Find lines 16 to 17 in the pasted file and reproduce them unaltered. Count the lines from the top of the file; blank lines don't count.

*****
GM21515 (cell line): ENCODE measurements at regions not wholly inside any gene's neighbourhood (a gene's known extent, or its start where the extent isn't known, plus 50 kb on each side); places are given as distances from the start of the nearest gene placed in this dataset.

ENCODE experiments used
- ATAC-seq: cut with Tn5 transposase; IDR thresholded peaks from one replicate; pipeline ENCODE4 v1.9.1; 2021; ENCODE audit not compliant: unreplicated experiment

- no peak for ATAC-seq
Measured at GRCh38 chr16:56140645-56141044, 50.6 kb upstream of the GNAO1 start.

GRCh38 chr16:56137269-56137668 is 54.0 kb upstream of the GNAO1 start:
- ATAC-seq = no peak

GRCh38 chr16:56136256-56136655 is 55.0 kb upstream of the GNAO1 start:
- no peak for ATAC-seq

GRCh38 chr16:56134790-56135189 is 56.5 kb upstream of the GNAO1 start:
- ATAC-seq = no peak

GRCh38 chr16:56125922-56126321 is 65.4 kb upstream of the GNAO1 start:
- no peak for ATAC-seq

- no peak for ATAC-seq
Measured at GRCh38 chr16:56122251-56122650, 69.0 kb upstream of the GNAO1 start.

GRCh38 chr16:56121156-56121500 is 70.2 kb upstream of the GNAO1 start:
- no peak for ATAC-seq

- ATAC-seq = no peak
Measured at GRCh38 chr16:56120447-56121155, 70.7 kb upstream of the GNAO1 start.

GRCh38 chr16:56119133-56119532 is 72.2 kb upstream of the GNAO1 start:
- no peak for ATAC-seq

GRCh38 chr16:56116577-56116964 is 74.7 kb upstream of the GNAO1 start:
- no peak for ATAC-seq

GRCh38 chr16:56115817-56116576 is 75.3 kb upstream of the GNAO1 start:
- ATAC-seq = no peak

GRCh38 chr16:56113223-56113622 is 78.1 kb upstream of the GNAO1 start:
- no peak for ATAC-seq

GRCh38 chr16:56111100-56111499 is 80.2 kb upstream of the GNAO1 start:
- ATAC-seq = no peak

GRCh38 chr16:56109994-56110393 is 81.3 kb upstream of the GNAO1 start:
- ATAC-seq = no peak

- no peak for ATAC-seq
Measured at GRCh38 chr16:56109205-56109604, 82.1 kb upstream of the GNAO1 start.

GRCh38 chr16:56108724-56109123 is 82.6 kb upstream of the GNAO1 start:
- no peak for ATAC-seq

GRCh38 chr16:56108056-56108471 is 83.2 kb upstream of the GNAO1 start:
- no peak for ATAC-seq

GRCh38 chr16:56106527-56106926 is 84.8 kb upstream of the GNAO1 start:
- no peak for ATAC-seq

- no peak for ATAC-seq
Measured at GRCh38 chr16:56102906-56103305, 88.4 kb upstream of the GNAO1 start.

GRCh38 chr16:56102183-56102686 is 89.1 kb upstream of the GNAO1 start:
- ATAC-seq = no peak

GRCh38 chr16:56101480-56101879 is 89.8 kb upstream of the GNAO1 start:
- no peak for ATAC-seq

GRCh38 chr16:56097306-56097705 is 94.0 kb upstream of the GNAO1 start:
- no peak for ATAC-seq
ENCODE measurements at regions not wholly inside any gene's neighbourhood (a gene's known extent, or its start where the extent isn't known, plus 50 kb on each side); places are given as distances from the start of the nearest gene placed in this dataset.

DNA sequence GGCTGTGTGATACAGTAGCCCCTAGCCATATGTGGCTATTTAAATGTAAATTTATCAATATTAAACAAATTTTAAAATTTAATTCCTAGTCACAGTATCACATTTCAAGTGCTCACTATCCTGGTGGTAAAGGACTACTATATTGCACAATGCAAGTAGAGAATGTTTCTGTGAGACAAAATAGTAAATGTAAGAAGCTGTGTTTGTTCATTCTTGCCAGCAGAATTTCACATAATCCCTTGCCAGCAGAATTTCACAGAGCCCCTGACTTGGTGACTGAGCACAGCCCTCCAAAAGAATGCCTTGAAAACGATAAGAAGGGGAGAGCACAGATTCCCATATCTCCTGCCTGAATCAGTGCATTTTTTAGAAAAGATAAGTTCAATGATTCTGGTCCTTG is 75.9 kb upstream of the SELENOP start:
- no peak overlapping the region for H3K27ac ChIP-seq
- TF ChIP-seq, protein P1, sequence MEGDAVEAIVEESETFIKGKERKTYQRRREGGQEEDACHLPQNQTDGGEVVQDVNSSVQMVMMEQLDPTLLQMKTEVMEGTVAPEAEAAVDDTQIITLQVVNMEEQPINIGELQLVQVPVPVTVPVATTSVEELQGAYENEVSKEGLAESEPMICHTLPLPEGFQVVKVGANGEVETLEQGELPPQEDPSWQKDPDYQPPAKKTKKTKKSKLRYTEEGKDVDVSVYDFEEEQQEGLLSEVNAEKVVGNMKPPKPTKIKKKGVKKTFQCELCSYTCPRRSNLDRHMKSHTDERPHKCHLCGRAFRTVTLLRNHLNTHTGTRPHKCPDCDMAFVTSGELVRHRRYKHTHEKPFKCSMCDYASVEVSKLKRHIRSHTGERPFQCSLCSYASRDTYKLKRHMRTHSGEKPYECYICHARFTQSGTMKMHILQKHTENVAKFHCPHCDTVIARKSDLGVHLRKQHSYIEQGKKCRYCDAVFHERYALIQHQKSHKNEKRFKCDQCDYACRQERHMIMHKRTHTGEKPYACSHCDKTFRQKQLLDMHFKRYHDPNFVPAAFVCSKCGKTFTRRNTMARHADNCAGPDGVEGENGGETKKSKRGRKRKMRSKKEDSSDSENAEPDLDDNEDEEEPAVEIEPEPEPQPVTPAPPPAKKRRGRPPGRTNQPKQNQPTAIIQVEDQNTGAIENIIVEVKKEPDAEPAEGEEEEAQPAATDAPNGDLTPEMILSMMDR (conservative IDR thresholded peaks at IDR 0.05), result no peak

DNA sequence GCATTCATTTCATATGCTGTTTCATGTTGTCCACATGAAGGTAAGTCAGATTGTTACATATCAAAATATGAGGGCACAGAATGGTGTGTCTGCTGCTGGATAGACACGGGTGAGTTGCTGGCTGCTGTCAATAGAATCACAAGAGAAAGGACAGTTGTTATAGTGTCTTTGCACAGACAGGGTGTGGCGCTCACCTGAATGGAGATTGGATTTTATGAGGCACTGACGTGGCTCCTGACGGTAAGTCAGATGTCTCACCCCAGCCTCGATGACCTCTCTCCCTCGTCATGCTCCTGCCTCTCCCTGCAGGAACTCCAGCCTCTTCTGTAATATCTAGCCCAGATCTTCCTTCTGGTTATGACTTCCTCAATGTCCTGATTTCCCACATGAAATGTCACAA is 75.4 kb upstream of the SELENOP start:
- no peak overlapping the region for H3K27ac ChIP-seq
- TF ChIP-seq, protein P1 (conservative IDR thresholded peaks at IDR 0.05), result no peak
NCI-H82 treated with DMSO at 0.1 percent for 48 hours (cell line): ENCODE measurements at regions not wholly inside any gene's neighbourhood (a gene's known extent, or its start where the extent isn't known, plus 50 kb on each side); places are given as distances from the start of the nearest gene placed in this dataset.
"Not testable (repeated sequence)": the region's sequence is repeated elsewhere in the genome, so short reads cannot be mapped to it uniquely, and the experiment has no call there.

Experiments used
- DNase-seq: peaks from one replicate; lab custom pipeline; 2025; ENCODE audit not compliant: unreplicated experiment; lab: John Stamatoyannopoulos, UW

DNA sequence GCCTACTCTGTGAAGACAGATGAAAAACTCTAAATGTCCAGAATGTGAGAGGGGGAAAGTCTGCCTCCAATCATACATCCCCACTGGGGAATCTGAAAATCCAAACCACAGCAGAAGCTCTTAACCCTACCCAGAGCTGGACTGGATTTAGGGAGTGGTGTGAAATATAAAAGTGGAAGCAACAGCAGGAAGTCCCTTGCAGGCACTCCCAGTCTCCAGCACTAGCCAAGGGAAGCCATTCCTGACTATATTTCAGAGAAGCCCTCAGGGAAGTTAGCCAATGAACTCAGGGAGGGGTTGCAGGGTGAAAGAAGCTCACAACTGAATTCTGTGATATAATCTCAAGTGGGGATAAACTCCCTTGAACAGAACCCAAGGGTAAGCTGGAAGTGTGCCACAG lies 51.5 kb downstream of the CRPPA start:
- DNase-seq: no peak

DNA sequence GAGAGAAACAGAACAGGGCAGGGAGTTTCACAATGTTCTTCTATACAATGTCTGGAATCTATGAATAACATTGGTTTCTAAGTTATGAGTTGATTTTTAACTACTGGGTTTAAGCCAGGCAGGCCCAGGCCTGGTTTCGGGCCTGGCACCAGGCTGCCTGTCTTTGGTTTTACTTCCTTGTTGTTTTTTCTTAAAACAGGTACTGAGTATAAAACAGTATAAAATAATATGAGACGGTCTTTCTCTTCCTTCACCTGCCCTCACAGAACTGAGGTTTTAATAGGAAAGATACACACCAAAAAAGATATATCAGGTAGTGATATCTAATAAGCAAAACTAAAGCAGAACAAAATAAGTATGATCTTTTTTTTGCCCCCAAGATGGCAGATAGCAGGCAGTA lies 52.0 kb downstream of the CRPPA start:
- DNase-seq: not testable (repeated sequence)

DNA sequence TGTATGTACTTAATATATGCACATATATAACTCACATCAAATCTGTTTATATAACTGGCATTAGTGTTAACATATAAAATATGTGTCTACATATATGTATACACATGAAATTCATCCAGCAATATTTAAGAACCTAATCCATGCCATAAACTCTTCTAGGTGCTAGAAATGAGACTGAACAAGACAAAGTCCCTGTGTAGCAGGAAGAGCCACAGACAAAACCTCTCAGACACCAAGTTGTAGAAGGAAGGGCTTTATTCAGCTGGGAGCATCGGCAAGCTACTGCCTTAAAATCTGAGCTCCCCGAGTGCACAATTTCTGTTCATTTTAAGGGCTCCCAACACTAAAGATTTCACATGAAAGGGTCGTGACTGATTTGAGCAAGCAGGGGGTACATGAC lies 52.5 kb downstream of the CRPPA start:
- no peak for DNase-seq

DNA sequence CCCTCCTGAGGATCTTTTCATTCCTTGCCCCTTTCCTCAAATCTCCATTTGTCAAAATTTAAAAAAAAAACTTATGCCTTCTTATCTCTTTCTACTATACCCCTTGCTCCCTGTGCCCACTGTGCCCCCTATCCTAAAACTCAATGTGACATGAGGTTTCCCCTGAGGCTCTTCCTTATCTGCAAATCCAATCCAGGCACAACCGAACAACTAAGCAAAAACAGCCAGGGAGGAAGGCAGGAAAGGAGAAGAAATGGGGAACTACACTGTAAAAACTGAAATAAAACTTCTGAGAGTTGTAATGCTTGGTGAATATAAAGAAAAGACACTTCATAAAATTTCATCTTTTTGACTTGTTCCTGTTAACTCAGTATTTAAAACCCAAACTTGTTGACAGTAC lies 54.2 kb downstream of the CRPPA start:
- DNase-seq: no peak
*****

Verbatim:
GRCh38 chr16:56121156-56121500 is 70.2 kb upstream of the GNAO1 start:
- no peak for ATAC-seq